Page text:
Something I learned...

birdfish

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Thanks to some fellow members here it was brought to my attention that shooting at the lowest aperture is not always the best idea. Just fooling around this morning and testing out what I was told. I used my tripod for both. #1 was shot at f/1.8 and #2 was shot at f/9. Thanks for the advice! #2 looks like a much sharper image to me.

1.
January2012021.jpg


2.
January2012023.jpg
 

Bolthead

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agreed, but it still looks a bit OOF to me.
 

Joey_Ricard

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Sure is does, with a wide aperture like that you will have a very narrow (focus area) DOF to work with. A tripod is a must and if you have "live view" on your camera, use it to focus. Unless you have absolutely great eyesight, focus will be a little harder through the viewfinder in a situation like this.
 

iresq

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While number 2 might a tad sharper, the background is way more distracting. No free lunch.
 
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birdfish

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While number 2 might a tad sharper, the background is way more distracting. No free lunch.

I agree about the background but I wasn't really concerned with that. I was just testing how much sharper my image would be by using a smaller aperture.
 

Joey_Ricard

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I really can't stress enough what a great tool live view is. Anytime I can, I use it. With landscapes as well.
Once you get used to a lens and your DOF at certain apertures, you'll start remembering approximately where you'll want to focus to get your subject or scenery in focus. Thats usually when I use live view to get it really sharp.

Of course this is where the great invention of the digial camera "review" comes in. Check your work, take your time.
 

GnipGnop

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Sorry, but I disagree that a tripod is a must here. It depends on other conditions, namely low light, if a tripod is necessary.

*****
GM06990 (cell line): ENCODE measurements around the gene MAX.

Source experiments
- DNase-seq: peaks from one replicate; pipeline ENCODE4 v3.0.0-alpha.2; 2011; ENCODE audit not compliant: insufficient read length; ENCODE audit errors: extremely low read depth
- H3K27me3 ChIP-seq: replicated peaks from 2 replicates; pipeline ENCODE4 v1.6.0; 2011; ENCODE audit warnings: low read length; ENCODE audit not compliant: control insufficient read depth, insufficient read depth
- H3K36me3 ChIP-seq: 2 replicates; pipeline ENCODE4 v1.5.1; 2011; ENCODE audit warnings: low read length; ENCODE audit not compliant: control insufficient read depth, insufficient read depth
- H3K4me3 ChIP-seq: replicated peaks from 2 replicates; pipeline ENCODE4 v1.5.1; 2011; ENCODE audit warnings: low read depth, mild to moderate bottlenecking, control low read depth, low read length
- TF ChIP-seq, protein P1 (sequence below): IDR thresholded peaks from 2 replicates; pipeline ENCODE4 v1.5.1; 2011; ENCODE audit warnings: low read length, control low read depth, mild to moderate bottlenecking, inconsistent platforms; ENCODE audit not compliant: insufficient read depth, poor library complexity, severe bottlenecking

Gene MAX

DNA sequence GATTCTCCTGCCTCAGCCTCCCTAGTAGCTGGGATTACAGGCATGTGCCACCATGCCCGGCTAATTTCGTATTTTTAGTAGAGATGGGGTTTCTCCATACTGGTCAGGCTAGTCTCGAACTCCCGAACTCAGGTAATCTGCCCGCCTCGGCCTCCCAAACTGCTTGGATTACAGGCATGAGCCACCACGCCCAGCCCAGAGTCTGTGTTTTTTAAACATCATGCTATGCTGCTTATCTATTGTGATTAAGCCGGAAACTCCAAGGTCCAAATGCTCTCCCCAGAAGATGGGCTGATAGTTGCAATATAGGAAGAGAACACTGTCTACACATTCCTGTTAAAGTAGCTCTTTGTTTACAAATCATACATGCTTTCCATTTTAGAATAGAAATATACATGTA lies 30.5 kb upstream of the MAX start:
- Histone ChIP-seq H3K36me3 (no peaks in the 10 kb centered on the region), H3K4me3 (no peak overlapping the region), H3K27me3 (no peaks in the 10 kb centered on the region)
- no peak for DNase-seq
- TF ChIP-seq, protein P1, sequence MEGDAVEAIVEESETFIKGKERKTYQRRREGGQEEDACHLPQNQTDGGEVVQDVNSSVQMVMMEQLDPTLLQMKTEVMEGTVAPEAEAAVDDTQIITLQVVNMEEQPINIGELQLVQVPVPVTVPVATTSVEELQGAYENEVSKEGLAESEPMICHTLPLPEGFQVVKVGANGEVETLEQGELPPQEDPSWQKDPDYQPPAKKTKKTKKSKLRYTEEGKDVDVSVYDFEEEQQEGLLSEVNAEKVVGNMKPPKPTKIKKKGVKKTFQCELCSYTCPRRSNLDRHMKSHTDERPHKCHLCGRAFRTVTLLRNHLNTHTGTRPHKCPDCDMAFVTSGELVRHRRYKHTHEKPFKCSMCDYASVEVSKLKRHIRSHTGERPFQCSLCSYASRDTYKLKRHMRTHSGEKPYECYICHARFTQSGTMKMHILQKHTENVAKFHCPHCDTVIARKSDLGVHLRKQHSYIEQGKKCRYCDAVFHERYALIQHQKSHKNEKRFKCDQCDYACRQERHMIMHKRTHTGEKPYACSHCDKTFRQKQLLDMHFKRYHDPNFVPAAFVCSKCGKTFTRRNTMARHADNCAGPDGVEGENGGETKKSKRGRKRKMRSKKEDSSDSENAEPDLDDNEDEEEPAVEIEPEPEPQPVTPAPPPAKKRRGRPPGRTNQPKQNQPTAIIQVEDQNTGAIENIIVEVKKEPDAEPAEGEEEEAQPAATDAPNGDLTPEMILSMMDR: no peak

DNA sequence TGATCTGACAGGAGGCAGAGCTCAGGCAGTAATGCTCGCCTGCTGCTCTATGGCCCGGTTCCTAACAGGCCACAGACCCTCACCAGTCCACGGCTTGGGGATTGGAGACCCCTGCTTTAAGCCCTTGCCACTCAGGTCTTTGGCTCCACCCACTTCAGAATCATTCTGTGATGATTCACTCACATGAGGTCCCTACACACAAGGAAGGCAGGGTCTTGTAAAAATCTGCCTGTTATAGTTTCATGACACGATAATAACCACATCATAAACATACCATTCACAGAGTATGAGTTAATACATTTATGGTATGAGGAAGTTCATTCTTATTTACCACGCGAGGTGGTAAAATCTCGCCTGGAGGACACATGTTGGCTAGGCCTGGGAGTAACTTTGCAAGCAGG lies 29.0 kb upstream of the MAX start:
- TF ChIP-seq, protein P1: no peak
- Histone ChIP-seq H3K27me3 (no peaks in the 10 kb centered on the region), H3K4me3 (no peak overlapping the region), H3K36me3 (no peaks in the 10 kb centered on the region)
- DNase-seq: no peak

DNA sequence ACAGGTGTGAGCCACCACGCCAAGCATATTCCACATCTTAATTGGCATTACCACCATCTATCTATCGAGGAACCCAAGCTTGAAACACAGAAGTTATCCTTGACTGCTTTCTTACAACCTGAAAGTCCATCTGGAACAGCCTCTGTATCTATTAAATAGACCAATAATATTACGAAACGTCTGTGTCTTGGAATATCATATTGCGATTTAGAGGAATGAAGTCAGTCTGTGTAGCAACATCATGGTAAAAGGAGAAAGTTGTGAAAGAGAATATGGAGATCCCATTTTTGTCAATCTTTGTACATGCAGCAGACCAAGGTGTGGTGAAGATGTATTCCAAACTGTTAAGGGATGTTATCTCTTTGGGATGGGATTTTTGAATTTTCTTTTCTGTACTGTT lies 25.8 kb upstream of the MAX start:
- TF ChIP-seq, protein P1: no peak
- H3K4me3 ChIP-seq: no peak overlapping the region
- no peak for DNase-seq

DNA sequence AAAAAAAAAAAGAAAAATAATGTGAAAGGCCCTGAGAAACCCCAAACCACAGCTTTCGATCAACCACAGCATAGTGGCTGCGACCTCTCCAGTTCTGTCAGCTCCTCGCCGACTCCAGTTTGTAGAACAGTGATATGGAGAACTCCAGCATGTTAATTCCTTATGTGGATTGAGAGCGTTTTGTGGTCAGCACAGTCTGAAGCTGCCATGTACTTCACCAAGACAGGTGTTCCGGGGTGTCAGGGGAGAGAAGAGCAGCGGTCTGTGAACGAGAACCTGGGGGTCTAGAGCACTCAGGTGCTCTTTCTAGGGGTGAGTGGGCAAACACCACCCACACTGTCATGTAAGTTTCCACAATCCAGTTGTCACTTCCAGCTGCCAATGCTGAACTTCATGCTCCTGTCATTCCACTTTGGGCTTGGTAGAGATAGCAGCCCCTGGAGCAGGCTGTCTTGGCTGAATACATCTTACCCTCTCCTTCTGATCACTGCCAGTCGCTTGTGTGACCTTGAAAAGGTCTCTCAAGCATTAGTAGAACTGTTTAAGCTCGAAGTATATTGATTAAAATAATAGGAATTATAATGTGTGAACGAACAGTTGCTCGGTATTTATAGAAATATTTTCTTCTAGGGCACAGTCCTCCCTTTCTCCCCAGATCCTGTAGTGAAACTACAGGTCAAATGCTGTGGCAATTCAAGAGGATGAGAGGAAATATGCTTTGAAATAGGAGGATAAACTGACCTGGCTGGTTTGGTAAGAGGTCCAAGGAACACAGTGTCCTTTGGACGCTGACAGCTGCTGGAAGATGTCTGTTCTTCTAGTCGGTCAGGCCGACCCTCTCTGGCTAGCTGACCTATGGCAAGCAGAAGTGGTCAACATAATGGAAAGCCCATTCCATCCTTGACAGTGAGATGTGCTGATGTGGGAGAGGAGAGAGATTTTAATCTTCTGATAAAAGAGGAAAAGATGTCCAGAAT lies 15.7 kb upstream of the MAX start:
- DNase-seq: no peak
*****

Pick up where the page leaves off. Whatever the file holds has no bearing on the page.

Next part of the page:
pgriz

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If you're trying to see the difference aperture makes in terms of sharpness (as opposed to depth-of-field), put your camera on a tripod, shoot at an object with fine detail (classified ads in a newspaper will work), place it far enough (say 6-8 ft), position it so that it is perpendicular to the lens axis, turn your AF/VR off, go into manual focus and focus (manually) at the center of the target using live-view magnified 10x. Take your first shot wide open, then reduce the aperture by a stop and do another shot. Keep going until you're reached the minimum aperture. Now upload your shots and check two spots: the center, and the upper right corner.<BR><BR>Many lenses will be somewhat soft wide open, then sharpen to their maximum around the mid-range apertures, then start softening again at higher apertures. It is quite instructive to see the difference between the edges and the center. If you go through this exercise, you will have an excellent idea of just how sharp your lens is, and where in the aperture range you will get this sharpness.<BR><BR>Another exercise, while you got the camera on a tripod and the target in place, is to change the camera to auto-focus, and get the camera to focus. Often, you'll find that the AF is less sharp than your manual efforts. This could be a case of lens/camera calibration or misadjustment. If the manual and auto focus are identical, be happy. If they are not, you may want to use a different test that shows you whether you are back- or front-focussing.
 
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Joey_Ricard

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Sorry, but I disagree that a tripod is a must here. It depends on other conditions, namely low light, if a tripod is necessary.

Sure conditions, conditions in general sure, but were talking about him learning how narrow that DOF is at that aperature and range and getting something in focus.

Discouraging him from using a tripod while learning? try prgiz's excersize without a tripod, see how that works out for you.
 

ConradM

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Sorry, but I disagree that a tripod is a must here. It depends on other conditions, namely low light, if a tripod is necessary.

Tripod is a must for pin pointing the narrow focus. I use a tripod + zoom focus assist.

EDIT: if you were to try and hand hold @ f1.8 with something that close, the focus would be off just by you breathing.
 

ConradM

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While number 2 might a tad sharper, the background is way more distracting. No free lunch.

I agree about the background but I wasn't really concerned with that. I was just testing how much sharper my image would be by using a smaller aperture.

Doesn't seem sharper to me. Just OOF more in the first pic.
 

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